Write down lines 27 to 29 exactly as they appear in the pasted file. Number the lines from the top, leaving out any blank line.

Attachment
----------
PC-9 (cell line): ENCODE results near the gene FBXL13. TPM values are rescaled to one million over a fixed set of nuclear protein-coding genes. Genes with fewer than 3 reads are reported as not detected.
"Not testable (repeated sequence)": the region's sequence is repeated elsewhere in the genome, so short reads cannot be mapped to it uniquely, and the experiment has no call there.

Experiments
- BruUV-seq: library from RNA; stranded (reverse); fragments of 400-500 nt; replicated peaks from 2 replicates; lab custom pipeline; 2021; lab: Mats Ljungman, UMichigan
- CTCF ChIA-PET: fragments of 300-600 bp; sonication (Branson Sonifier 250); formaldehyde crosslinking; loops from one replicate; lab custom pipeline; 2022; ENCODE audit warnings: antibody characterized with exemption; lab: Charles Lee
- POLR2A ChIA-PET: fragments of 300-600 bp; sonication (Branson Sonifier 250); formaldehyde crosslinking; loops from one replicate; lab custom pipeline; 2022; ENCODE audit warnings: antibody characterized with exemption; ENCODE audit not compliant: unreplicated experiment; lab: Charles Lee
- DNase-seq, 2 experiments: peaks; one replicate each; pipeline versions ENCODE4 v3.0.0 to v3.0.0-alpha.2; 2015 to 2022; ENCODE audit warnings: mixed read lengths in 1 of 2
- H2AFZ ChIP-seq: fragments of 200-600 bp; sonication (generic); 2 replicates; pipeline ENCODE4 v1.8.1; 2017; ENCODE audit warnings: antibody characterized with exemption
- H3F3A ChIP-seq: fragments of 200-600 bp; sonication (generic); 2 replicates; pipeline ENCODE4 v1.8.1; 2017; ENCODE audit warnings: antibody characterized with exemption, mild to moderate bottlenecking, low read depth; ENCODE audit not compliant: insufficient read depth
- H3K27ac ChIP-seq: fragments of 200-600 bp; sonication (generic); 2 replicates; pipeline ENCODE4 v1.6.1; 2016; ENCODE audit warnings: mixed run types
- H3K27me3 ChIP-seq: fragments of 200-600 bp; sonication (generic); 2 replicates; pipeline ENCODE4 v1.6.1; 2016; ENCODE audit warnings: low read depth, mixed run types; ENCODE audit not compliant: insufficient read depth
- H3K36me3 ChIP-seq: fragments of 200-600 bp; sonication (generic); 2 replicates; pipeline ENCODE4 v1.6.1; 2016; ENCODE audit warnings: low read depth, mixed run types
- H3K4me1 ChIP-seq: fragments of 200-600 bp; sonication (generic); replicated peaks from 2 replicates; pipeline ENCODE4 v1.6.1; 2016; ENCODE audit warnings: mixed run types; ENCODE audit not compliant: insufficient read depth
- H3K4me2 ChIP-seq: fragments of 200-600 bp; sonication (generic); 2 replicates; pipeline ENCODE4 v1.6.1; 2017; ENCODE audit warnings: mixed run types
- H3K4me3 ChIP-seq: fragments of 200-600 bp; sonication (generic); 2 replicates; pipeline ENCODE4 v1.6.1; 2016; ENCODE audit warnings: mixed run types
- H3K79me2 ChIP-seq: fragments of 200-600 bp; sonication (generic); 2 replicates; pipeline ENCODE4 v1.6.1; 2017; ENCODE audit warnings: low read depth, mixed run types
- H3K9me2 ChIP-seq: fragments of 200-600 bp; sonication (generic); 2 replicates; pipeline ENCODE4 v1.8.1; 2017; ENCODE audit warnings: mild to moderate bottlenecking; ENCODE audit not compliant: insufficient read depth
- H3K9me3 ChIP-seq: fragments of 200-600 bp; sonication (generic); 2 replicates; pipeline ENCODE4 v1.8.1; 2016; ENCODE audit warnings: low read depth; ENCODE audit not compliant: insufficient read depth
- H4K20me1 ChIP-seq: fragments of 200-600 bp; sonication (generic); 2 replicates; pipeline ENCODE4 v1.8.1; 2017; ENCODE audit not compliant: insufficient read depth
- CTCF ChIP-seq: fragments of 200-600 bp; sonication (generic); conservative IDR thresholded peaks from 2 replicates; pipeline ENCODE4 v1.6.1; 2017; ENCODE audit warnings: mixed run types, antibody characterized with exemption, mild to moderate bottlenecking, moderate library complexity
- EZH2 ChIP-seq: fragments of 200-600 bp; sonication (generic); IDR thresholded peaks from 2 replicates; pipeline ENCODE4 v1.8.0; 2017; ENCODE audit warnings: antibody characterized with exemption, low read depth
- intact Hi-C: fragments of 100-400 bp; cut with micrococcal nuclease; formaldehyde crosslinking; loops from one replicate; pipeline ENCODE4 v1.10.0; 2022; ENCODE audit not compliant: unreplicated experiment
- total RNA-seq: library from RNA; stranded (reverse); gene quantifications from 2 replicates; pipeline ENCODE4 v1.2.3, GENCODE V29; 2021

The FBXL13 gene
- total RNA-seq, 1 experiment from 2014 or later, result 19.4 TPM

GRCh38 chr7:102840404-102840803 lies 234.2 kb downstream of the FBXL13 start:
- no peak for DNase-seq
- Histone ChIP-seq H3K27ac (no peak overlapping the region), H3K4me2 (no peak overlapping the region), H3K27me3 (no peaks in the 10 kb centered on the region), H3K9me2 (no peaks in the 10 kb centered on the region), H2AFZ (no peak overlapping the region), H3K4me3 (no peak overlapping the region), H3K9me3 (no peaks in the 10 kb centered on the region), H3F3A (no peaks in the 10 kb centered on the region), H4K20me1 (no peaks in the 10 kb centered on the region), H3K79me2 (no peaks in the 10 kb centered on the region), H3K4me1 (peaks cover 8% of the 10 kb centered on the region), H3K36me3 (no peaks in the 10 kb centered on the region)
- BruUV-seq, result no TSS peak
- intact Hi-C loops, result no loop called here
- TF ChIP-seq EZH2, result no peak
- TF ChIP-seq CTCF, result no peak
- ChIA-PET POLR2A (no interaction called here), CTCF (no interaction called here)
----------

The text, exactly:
- no peak for DNase-seq
- Histone ChIP-seq H3K27ac (no peak overlapping the region), H3K4me2 (no peak overlapping the region), H3K27me3 (no peaks in the 10 kb centered on the region), H3K9me2 (no peaks in the 10 kb centered on the region), H2AFZ (no peak overlapping the region), H3K4me3 (no peak overlapping the region), H3K9me3 (no peaks in the 10 kb centered on the region), H3F3A (no peaks in the 10 kb centered on the region), H4K20me1 (no peaks in the 10 kb centered on the region), H3K79me2 (no peaks in the 10 kb centered on the region), H3K4me1 (peaks cover 8% of the 10 kb centered on the region), H3K36me3 (no peaks in the 10 kb centered on the region)
- BruUV-seq, result no TSS peak